Spanish police have clashed with voters as thousands of people flocked to the polls to vote in the Catalonia independence referendum.
There are reports that as many as 844 people were hurt as officers deployed by the Madrid government fired rubber bullets and used riot equipment on defiant crowds.
Riot police smashed their way into a polling station in an unsuccessful attempt to stop the region's president voting in the banned ballot.
Civil Guard officers with shields used a hammer to smash the glass of the front door of the voting centre and lock-cutters to force their way in.
Scuffles erupted outside between police and people waiting to vote at the polling centre in Sant Julia de Ramis.
People waiting to vote chanted “we are people of peace” and “we are not afraid”.
But despite the violence, the Catalan government has declared an overwhelming victory for the Yes campaign despite the violence.
It says 90 per cent of the 2.26 million voters who cast a ballot voted for independence – a turnout of 42.3 per cent.
It is unclear what will happen next but Catalonia's President Carles Puigdemont has already said he will unilaterally declare independence from Spain within 48 hours if the region votes Yes.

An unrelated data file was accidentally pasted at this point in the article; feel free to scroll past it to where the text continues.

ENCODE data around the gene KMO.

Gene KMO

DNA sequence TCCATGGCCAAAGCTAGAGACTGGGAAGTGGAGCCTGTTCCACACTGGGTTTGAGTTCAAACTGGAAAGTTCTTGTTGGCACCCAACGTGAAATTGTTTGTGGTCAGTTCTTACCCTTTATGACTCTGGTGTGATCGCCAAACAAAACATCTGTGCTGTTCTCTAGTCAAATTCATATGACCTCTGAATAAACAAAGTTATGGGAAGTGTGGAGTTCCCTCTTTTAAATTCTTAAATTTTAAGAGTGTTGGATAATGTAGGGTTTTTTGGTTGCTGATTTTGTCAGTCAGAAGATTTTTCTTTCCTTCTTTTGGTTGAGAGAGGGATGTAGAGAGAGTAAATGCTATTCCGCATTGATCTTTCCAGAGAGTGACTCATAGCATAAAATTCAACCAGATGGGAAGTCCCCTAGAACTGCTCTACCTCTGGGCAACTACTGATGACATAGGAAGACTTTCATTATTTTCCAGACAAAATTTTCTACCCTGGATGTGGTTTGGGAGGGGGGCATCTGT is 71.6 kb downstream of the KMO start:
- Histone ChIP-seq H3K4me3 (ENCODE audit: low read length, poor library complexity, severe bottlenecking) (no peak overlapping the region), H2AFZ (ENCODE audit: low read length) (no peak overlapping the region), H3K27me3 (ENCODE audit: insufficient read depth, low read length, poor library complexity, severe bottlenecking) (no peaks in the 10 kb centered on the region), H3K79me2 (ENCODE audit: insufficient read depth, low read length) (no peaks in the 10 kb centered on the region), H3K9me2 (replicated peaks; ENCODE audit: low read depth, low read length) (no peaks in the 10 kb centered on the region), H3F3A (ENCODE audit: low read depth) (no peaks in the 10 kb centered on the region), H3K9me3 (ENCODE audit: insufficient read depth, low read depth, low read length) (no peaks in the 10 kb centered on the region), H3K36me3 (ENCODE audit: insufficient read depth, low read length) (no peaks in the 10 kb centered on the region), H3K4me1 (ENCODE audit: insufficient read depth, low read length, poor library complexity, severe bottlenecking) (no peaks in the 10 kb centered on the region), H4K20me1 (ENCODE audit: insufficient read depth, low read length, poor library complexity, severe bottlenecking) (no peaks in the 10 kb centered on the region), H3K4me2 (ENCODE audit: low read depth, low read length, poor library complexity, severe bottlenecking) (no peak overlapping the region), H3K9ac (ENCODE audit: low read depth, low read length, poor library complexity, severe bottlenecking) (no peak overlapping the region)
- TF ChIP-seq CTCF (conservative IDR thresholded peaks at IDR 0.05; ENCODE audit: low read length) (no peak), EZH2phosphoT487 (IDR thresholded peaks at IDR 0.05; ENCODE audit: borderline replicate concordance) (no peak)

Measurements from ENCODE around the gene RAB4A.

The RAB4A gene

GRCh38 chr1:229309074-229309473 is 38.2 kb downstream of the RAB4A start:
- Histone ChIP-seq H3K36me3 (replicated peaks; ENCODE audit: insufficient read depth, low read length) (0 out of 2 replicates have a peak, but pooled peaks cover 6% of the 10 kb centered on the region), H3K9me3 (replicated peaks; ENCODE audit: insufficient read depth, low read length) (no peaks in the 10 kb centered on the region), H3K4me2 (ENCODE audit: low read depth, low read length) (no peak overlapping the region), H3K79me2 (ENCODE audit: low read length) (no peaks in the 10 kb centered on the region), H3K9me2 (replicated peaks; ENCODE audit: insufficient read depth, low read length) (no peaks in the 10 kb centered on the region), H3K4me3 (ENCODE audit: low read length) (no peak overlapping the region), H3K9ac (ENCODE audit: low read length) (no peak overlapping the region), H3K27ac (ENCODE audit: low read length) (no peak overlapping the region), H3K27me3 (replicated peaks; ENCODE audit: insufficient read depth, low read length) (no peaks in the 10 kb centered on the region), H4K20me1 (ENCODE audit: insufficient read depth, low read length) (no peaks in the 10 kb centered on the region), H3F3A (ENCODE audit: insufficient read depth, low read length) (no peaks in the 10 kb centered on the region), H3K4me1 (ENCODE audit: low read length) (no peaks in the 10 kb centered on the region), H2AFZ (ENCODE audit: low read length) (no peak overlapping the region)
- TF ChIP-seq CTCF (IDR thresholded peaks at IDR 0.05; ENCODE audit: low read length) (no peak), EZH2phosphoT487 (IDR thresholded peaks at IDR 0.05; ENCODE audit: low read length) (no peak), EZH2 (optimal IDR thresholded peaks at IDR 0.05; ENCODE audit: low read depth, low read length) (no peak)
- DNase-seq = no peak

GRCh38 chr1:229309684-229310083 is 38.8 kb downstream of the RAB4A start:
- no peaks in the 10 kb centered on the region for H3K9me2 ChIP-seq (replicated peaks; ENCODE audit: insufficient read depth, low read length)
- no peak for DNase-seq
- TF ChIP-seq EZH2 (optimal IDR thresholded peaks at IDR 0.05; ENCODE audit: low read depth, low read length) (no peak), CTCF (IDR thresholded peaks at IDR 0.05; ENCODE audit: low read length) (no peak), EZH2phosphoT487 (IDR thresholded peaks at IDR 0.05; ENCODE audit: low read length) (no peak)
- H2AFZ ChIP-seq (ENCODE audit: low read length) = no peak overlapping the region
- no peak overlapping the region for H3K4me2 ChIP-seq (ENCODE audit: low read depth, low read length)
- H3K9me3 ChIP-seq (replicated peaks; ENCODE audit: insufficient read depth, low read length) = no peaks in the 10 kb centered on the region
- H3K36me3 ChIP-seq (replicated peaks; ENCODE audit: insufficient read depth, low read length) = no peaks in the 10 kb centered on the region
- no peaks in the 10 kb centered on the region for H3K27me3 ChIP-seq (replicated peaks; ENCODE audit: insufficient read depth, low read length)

But Spain's Prime Minister Mariano Rajoy has remained defiant, saying the Catalans had been tricked into taking part in a fake vote as "there was no independence referendum today".
He accused the regional government of using the referendum as a strategy against legality and democratic harmony and was a "path that leads to nowhere".
It comes after a number of arrests in recent weeks of local government figures. Police also confiscated millions of ballot papers and sealed off hundreds of polling stations.
Spain’s constitutional court has ruled the referendum is at odds with the country’s constitution, and any result will have no legal status.
The main civic group behind Catalonia’s push for independence says a turnout of 1 million voters – less than a fifth of the electorate – would make the region’s secession referendum an “overwhelming success” given the Spanish government’s crackdown.
Catalonia is a wealthy region within Spain with its own language and culture. Should the vote take place, a “yes” vote is likely, given that most of the 40 percent of Catalans who polls show support independence are expected to cast ballots while most of those against it are not.
Hundreds gathered in the centre of Spanish capital Madrid national Spanish flags. They chanted ”Spanish unity” and “Don’t fool us – Catalonia is Spain”. Many balconies in the capital are draped with the red and yellow Spanish flag.
Some sang the Spanish fascist anthem ‘Facing the Sun’, a hymn often played during the dictatorship of Francisco Franco.
The polling stations are due to close at 8pm local time (7pm UK time).
Additional reporting by agencies
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